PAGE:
A new interim rule, consistent with the Food Safety Modernization Act (FMSA) and issued by the US Food and Drug Administration (FDA) allows the FDA to "access records pertaining to articles of food that the Secretary of Health and Human Services believes in a reasonable manner" would cause adverse health consequences to humans or animals, according to a government website.
Implementing the interim rule, which is effective March 1, is the FDA's latest step in complying with the FMSA, which was amended on Jan. 4, and is expected to improve the FDA's ability to respond to and contain safety problems with the human and animal food supply. The goal of the rule is to allow the FDA to "focus more on preventing food safety problems rather than relying primarily on reacting to problems after they occur."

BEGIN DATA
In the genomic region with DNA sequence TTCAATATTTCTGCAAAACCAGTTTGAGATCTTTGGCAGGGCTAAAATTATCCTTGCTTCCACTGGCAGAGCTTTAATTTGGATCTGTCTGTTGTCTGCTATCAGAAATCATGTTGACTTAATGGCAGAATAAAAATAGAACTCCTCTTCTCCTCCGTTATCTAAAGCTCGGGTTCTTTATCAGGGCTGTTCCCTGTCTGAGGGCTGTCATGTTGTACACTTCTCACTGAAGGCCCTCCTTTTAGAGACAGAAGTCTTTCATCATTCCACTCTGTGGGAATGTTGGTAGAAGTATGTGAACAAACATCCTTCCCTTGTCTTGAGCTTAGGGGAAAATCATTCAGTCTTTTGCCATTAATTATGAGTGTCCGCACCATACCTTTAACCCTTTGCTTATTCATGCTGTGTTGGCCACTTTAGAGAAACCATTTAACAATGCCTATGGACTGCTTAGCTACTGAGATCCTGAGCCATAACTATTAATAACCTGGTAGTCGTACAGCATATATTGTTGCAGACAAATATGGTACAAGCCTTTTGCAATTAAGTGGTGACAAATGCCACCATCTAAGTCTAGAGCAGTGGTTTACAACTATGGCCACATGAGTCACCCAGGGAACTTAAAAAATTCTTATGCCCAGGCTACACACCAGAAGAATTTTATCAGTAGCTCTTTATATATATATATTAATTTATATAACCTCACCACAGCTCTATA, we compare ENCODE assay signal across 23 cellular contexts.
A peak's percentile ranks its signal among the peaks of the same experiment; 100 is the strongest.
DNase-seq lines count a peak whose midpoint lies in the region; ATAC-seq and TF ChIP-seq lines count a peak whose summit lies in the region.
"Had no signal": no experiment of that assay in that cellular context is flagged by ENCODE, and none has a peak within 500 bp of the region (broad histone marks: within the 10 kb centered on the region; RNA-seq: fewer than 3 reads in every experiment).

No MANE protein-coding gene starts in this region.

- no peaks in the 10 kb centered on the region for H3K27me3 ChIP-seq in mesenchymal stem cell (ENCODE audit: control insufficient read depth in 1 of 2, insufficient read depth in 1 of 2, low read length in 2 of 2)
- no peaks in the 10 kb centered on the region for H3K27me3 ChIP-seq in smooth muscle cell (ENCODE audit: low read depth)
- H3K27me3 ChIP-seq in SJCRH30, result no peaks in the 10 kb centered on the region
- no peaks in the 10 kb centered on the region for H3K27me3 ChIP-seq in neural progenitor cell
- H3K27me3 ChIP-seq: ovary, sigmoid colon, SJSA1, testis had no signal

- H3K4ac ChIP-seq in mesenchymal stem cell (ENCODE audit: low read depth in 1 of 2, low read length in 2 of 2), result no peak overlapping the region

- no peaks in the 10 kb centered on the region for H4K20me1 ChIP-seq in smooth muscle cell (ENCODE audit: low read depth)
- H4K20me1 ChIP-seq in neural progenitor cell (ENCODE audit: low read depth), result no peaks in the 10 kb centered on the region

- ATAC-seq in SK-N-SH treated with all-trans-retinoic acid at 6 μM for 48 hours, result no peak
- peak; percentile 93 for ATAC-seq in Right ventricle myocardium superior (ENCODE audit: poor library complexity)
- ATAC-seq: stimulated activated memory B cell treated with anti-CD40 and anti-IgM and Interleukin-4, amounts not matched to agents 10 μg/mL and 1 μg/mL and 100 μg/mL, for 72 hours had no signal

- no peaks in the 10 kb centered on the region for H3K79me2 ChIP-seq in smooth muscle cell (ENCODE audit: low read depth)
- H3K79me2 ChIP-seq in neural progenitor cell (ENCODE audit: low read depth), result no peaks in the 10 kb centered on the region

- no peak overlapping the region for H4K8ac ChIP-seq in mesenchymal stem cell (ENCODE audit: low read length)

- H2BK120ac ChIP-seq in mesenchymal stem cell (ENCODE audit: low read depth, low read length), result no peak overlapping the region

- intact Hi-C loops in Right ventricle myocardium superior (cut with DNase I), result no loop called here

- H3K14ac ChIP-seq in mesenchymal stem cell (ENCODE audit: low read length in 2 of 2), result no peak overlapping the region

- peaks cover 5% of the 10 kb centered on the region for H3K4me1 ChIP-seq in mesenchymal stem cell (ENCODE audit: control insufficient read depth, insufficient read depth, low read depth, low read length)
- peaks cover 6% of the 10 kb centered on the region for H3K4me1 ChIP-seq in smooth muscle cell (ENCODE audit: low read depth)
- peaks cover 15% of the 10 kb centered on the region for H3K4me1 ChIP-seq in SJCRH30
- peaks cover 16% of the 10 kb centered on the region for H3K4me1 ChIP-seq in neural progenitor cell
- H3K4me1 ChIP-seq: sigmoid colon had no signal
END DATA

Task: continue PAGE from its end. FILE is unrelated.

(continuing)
"The law also gives FDA important new tools to better ensure the safety of imported foods and directs FDA to build an integrated national food safety system in partnership with state and local authorities," reads the interim rule.
The rule also arms the FDA with new enforcement authorities to help it achieve higher rates of compliance with prevention and risk-based food safety standards, and to ensure the safety of imported foods.
There will be a public comment period for the rule until May 23.